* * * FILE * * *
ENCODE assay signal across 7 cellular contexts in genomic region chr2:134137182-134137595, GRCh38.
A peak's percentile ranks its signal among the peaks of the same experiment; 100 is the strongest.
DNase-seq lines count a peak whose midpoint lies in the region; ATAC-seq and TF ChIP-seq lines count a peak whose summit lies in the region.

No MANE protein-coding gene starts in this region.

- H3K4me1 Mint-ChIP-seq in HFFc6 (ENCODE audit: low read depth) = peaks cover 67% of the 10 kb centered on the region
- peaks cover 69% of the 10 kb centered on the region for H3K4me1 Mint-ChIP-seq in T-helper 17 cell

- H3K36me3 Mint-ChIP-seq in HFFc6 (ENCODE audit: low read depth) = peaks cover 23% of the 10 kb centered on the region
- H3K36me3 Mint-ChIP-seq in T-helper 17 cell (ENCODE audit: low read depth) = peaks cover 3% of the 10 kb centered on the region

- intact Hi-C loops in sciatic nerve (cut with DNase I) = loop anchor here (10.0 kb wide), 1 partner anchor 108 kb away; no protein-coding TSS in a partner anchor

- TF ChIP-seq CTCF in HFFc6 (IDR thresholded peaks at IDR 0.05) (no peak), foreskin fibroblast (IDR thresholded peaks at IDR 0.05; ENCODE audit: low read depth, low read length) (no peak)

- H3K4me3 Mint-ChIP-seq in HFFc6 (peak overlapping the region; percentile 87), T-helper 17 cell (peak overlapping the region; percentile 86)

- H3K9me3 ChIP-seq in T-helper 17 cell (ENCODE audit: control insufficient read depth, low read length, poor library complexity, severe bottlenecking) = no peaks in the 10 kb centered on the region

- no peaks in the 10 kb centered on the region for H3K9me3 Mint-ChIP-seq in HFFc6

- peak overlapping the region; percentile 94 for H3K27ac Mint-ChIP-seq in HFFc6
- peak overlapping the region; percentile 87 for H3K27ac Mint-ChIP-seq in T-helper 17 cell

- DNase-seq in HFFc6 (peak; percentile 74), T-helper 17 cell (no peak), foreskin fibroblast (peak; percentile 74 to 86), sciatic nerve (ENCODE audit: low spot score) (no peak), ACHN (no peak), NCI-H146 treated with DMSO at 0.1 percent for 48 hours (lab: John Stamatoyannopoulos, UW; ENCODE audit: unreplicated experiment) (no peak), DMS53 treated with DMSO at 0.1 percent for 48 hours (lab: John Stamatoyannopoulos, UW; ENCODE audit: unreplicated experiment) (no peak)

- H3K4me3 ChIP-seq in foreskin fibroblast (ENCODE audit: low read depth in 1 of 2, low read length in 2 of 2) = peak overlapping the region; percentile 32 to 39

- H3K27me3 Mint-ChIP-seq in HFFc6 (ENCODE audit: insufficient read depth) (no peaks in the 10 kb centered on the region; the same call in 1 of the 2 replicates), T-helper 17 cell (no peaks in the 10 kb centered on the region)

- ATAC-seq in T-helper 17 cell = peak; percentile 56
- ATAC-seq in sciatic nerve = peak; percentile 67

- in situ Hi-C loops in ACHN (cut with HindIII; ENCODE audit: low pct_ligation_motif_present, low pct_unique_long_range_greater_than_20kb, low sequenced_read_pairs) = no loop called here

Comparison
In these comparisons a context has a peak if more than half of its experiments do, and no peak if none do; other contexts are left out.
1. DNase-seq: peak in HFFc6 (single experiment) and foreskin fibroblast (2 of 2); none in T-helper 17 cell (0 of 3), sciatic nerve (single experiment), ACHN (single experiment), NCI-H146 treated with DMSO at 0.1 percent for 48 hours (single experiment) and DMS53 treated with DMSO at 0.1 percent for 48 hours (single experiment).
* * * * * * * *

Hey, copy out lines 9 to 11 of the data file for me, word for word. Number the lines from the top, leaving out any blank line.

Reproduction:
- intact Hi-C loops in sciatic nerve (cut with DNase I) = loop anchor here (10.0 kb wide), 1 partner anchor 108 kb away; no protein-coding TSS in a partner anchor

- TF ChIP-seq CTCF in HFFc6 (IDR thresholded peaks at IDR 0.05) (no peak), foreskin fibroblast (IDR thresholded peaks at IDR 0.05; ENCODE audit: low read depth, low read length) (no peak)

- H3K4me3 Mint-ChIP-seq in HFFc6 (peak overlapping the region; percentile 87), T-helper 17 cell (peak overlapping the region; percentile 86)